In Response

by: Amin from: Texas
October 18, 2013 3:17 PM
Sara, Iran all the way!
Godwin, you should be with your friends in Boko Haram!
In Response

by: Sara from: ca
October 17, 2013 6:57 PM
Being Iranian I'm happy we got these spies!

Don't mess with Persia again.

Long live Iran.

Featured Videos

Your JavaScript is turned off or you have an old version of Adobe's Flash Player. Get the latest Flash player.
Making a Minti
October 07, 2015 4:17 AM
While apples, corn, and cranberries top the list of fall produce in the US, it’s also the time to harvest gum, candy, and toothpaste—or at least the oil that makes them minty fresh. Erika Celeste reports from South Bend, Indiana on the mint harvest.

Video Making a Mint

While apples, corn, and cranberries top the list of fall produce in the US, it’s also the time to harvest gum, candy, and toothpaste—or at least the oil that makes them minty fresh. Erika Celeste reports from South Bend, Indiana on the mint harvest.

Video Activists Decry Lagos Slum Demolition

Acting on a court order, authorities in Nigeria demolished a slum last month in the commercial capital, Lagos. But human rights activists say the order was illegal, and the community was razed to make way for a government housing project. Chris Stein has more from Lagos.

Video Self-Driving Cars Getting Closer

We are at the dawn of the robotic car age and should start getting used to seeing self-driving cars, at least on highways. Car and truck manufacturers are now running a tight race to see who will be the first to hit the street, while some taxicab companies are already planning to upgrade their fleets. VOA’s George Putic has more.

Video TPP Agreed, But Faces Stiff Opposition

President Barack Obama promoted the Trans-Pacific Partnership on Tuesday, one day after 12 Pacific Rim nations reached the free trade deal in Atlanta. The controversial pact that would involve about 40 percent of global trade still needs approval by lawmakers in respective countries. Zlatica Hoke reports Obama is facing strong opposition to the deal, including from members of his own party.

Video Clinton Seeks to Boost Image Before Upcoming Debate

The five announced Democratic party presidential contenders meet in their first debate next Tuesday in Las Vegas, Nevada. Former secretary of state Hillary Clinton continues to lead the Democratic field, but she is getting a stronger-than-expected challenge from Vermont Senator Bernie Sanders. VOA National correspondent Jim Malone has more from Washington.

Video Ukranian Artist Portrays Putin in an Unusual Way

As Russian President Vladimir Putin was addressing the United Nations in New York last month, he was also being featured in an art exhibition in Washington. It’s not a flattering exhibit. It’s done by a Ukrainian artist in a unique medium. And its creator says it’s not only a work of art - it’s a political statement. VOA’s Tetiana Kharchenko has more.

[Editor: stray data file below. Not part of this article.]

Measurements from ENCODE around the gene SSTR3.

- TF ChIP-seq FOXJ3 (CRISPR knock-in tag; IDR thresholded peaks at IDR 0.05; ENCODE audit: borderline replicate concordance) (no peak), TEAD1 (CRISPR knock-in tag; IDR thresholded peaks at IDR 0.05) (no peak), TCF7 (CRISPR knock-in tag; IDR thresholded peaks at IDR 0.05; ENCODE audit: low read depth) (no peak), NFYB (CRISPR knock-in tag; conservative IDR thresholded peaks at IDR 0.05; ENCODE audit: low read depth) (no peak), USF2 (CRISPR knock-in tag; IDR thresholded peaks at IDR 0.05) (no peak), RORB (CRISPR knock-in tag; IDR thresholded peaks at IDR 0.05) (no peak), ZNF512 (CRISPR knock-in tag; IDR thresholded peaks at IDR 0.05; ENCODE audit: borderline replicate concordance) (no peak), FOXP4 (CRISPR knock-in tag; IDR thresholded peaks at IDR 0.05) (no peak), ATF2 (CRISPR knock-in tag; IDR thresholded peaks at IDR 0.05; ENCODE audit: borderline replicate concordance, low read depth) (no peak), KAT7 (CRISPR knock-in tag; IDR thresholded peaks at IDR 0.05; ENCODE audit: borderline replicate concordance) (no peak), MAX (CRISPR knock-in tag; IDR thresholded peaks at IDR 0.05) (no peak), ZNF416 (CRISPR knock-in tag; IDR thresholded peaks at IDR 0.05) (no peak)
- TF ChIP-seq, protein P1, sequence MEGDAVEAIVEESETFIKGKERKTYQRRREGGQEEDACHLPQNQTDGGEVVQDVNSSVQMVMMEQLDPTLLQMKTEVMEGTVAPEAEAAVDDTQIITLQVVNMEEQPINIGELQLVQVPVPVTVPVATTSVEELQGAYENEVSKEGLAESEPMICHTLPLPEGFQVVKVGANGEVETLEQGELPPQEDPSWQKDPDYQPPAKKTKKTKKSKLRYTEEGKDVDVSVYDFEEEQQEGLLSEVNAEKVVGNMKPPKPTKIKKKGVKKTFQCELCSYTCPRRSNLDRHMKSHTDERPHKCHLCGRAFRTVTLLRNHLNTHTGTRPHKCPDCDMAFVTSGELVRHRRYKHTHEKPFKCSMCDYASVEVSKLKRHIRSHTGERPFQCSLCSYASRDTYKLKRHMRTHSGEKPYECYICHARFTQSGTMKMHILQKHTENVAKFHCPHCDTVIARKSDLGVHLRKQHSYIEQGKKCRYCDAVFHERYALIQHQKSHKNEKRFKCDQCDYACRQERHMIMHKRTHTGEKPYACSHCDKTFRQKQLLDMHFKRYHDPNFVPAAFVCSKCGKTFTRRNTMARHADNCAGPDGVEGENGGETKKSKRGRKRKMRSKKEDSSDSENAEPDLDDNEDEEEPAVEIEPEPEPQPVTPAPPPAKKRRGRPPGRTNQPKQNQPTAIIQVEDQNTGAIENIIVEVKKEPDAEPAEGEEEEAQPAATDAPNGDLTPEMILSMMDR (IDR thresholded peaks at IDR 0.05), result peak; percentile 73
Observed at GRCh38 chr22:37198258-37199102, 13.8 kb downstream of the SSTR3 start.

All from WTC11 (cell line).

Video South Carolina Reels Under Worst-ever Flooding

South Carolina is reeling from the worst flooding in recorded history that forced residents from their homes and left thousands without drinking water and electricity. Parts of the state, including the capital, Columbia, received about 60 centimeters of rain in just a couple of days. Authorities warn that the end of rain does not mean the end of danger, as it will take days for the water to recede. Zlatica Hoke reports.

Video Russia’s Syria Involvement Raising Concerns in Europe

European nations are joining the United States in demanding that Russia stop targeting opposition groups other than the Islamic State militants as Russian warplanes continue to conduct raids in Syria. The demand came in a statement from Britain, France, Germany, Qatar, Saudi Arabia, Turkey and the United States Friday. VOA Europe correspondent Luis Ramirez reports.

Video Nano-tech Filter Cleans Dirty Water

Access to clean water is a problem for hundreds of millions of people around the world. Now, a scientist and chemical engineer in Tanzania (in East Africa) is working to change that by creating an innovative water filter that makes dirty water safe. VOA’s Deborah Block has the story.

Video Demand Rising for Organic Produce in Cambodia

In Cambodia, where rice has long been the main cash crop, farmers are being encouraged to turn to vegetables to satisfy the growing demand for locally produced organic farm products. Daniel de Carteret has more from Phnom Penh.

Video Botanists Grow Furniture, with Pruning Shears

For something a bit out of the ordinary to furnish your home, why not consider wooden chairs, crafted by nature, with a little help from some British botanists with an eye for design. VOA’s Jessica Berman reports.

VOA Blogs